Better to light one candle than to curse the darkness

by Pat Drago and Sue Legg



This is not an easy walk into the woods, but you need to know where the funding for charter schools comes from and where it goes. It is your money.

There is a lot money to be made and lost with charter schools, and it is public tax dollars. As usual, independent schools tend to lose it, and large charter management chains come out on top.  This is not always to the children’s benefit.  How does this happen? We looked at the audits and found huge disparities in facility and fee expenditures. This meant that instructional parts of the budgets were reduced accordingly.

We wanted to know how these facilities were financed. If State funds were creating opportunities to make real estate venture capitalists wealthy, we wanted to know how this worked. Unfortunately, public dollars that go to private companies are hard to see. The lack of transparency for their financial records provides only vague outlines. We did find some clues by looking at how facilities are financed.

We wondered what other states were doing to ensure that state money was allocated for instruction and not for profit making ventures. We found some answers. As always, different approaches have their share of unintended consequences. As we groped in the darkness, there was a glimmer of light. The brave among you are invited to go down this path with us.


 Charter schools are known as public schools with a difference. They are privately owned and operated. Traditional public schools and charters typically receive the same per student funding from the state, but there are sharp contrasts in where the money goes. In most states, charters allocate state money in their budgets for leases and construction costs. If they borrow money, they may pay high interest rates because their risk of closure is high. Thus, charters may spend less on instructional needs in order to pay facility costs. District schools are able to assess a limited amount of millage for school construction and can float tax exempt bonds.

The Center for Education Reform reported that the number one reason that approximately 20% of all charter schools close is due to financial deficiencies. . Most of these are small, independently run charters. Large charter chains, even for-profit ones, thrive. A major difference is their access to funding for facilities, and in some cases, the ability to locate where there is a stable source of revenue—higher achieving students.

Even though charter management companies make money, they complain that facility funding is not equitable. Charters generally do not receive a share of locally generated facility funds. The question of whether it is appropriate to use tax dollars to fund privately owned buildings is at issue. Without proper controls and supervision, there is no guarantee that the public interest is being served. This is a conundrum, and states vary in their approaches to resolve it. Any approach has consequences, and we consider those below.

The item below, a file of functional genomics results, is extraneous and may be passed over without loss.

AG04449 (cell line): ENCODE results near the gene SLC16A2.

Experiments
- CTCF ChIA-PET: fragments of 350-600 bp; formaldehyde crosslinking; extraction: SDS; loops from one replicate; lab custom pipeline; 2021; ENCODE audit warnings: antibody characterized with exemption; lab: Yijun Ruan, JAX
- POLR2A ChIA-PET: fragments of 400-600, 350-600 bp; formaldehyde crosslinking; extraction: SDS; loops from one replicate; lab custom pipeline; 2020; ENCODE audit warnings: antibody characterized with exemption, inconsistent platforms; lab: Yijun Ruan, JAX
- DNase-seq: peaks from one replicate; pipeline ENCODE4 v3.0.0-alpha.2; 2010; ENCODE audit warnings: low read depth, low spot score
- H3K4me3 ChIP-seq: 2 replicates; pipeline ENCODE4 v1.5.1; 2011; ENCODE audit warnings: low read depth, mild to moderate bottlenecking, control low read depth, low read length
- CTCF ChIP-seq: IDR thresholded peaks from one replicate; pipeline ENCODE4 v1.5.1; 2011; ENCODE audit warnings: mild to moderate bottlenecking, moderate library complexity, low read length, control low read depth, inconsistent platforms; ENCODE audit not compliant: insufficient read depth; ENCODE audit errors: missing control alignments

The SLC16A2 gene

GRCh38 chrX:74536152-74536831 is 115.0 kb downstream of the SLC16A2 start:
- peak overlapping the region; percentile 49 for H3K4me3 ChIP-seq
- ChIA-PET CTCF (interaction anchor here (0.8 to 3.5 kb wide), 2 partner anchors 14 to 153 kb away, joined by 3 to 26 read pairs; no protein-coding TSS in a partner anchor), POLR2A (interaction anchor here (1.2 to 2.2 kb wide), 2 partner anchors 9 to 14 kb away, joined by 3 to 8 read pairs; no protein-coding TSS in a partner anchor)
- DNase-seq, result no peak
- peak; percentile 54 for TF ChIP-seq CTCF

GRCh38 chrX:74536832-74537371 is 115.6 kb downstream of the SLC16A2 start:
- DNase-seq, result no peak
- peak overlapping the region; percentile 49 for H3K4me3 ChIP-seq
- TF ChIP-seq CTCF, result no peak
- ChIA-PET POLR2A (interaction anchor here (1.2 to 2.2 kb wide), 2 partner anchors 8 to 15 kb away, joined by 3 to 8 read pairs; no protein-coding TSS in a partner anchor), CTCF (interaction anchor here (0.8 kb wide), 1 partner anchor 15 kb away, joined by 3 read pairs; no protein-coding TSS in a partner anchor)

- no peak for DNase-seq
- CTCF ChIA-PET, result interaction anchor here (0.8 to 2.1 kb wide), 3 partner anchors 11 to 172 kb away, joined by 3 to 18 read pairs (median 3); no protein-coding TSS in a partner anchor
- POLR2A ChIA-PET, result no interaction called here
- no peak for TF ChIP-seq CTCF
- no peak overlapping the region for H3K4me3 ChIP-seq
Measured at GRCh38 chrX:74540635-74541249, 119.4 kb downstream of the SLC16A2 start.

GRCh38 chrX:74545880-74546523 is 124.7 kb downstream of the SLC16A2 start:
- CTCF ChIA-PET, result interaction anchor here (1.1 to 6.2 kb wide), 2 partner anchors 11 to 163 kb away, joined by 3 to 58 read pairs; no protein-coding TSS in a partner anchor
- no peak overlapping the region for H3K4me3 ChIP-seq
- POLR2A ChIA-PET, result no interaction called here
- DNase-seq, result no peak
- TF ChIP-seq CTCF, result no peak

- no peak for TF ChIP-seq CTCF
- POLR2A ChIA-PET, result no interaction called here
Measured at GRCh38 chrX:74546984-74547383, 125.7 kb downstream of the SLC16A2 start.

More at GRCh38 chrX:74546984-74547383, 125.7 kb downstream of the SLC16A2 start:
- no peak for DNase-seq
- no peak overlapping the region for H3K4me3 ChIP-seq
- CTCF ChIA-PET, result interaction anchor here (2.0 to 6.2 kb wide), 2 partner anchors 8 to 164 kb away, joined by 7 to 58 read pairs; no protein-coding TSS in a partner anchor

FACILITY OPTIONS. States have four general strategies for providing facilities to charters. First, they may convert public schools as they have in Chicago, Nashville and Houston. Second, districts may be required to share space in public schools. Third, states may allocate per pupil lease payments for charters. Fourth, charters may receive funding through tax exempt and/or low interest bonds. Fifth, charters may get access to state capital outlay money usually reserved for public school maintenance.

In Florida, charters receive capital outlay funds and are eligible for bonds. Governor Scott’s budget includes $100 million for over 600 charters and $167 million for over 4,000 district schools. Most districts do not share school improvement funds raised from local referenda. Charters in Florida, on the other hand, are exempt from most district school facility requirements. Anticipated cost savings are not realized. Instead, real estate firms have become integral parts of charter management firms. Costs for charters are high, and studies have shown that as the number of charters increases, school districts cannot offset their lost revenue with savings.

Other states have chosen to share public school buildings in order to reduce costs. This approach took two forms: co-location and conversion schools.

  • Co-location. New York City charters share space in public schools. The chartehaver may have one wing and the traditional public school has another. This can result in a thriving partnership, a marriage of convenience or, in some cases, a shotgun wedding with all its associated tensions. If some charters attract large donations from private sources, as is the case in New York City, poorly equipped public schools and well-equipped charters co-exist in the same location.   Co-located schools operating with different rules can be a logistical problem. A shared school facility may have two administrators, two schedules and    competition for common space such as the cafeteria or gymnasium. What seems expedient to policy makers becomes a day to day operating problem to site leaders. The experiment in New York has yet to be replicated elsewhere.